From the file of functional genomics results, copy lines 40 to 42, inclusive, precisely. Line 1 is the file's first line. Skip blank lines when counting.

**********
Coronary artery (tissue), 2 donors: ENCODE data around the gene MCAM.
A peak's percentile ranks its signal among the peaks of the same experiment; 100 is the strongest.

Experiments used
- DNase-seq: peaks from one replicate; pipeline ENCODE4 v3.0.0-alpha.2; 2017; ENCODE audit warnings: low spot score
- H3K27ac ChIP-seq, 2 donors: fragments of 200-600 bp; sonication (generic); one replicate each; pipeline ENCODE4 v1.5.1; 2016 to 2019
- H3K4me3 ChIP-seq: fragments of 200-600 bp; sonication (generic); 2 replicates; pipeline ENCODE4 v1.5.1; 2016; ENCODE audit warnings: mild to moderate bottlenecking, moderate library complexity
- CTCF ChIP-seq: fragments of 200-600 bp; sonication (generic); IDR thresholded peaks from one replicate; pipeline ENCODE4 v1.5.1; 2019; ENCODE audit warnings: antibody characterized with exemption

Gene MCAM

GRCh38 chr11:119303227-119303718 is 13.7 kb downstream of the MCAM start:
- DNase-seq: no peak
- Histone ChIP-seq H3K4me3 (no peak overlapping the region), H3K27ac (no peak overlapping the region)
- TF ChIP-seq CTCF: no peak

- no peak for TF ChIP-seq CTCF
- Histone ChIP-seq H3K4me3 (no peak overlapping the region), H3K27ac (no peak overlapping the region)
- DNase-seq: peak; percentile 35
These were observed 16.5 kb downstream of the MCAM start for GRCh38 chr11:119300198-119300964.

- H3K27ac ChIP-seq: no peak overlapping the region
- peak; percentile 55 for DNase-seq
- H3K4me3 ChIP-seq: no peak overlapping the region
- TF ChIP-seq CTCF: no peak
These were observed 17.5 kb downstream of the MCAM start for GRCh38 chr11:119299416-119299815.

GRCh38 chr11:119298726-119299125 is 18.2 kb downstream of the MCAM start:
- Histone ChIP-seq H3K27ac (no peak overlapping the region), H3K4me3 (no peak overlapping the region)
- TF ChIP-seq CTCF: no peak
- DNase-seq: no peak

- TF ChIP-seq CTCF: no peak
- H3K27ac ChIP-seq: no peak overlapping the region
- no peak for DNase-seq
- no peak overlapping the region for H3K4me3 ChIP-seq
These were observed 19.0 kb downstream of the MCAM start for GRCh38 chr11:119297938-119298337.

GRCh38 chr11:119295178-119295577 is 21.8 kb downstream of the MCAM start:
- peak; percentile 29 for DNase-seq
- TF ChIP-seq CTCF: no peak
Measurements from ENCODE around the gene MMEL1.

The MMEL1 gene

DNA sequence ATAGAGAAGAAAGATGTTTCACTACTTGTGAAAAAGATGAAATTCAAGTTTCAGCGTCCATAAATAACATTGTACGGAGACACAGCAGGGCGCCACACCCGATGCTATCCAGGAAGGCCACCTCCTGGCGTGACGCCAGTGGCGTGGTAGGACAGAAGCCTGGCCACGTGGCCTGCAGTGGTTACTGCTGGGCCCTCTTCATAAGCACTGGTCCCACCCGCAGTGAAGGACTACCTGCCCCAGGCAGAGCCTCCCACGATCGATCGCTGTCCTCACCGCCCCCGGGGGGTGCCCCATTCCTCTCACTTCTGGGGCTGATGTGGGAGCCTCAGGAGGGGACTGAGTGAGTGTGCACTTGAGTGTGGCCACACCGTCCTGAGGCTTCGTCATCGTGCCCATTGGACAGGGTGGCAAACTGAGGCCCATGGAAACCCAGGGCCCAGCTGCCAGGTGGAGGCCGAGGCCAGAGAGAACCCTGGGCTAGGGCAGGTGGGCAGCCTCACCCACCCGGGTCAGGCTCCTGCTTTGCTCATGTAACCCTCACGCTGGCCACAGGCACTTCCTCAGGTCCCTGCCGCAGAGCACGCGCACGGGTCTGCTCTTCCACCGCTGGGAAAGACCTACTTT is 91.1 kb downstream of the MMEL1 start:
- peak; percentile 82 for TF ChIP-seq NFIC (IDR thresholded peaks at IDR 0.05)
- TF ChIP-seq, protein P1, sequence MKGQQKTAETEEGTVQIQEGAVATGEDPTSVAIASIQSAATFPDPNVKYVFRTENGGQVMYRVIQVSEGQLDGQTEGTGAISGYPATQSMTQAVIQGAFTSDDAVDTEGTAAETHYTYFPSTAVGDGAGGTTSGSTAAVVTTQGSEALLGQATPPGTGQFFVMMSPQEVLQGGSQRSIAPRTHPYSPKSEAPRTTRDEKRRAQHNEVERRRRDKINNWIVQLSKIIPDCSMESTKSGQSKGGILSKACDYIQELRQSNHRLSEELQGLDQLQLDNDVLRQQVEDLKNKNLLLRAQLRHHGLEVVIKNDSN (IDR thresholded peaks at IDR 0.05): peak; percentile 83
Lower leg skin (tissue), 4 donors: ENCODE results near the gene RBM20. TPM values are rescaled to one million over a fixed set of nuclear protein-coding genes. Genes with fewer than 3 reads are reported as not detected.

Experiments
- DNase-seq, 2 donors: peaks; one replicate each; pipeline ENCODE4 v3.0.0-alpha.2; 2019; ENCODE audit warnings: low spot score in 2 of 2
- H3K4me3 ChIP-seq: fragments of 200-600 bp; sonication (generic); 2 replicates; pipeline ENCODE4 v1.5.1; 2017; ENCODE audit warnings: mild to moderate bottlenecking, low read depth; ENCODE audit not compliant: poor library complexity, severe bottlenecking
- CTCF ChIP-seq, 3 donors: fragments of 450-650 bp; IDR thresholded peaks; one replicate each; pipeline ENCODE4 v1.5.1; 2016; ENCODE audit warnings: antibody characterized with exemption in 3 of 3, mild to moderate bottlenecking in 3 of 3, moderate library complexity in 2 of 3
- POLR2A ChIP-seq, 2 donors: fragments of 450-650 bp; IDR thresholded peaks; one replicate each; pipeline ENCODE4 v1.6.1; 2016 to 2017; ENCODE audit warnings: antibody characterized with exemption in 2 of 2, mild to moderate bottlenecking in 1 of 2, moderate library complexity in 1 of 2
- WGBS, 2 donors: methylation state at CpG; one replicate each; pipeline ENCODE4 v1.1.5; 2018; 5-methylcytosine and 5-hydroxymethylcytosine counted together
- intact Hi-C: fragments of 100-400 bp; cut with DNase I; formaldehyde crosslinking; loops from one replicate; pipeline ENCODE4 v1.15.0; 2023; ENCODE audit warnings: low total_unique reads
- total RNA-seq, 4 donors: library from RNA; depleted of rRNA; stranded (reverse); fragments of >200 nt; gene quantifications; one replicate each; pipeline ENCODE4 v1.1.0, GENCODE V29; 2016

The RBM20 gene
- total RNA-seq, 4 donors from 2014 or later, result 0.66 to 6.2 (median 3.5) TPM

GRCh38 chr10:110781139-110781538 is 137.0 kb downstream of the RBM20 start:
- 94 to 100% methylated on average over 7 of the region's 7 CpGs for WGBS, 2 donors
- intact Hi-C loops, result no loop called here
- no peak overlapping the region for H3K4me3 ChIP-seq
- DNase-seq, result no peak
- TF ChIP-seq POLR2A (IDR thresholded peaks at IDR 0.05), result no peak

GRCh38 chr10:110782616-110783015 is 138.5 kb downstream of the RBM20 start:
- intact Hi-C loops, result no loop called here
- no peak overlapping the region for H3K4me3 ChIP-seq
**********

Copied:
Experiments
- DNase-seq, 2 donors: peaks; one replicate each; pipeline ENCODE4 v3.0.0-alpha.2; 2019; ENCODE audit warnings: low spot score in 2 of 2
- H3K4me3 ChIP-seq: fragments of 200-600 bp; sonication (generic); 2 replicates; pipeline ENCODE4 v1.5.1; 2017; ENCODE audit warnings: mild to moderate bottlenecking, low read depth; ENCODE audit not compliant: poor library complexity, severe bottlenecking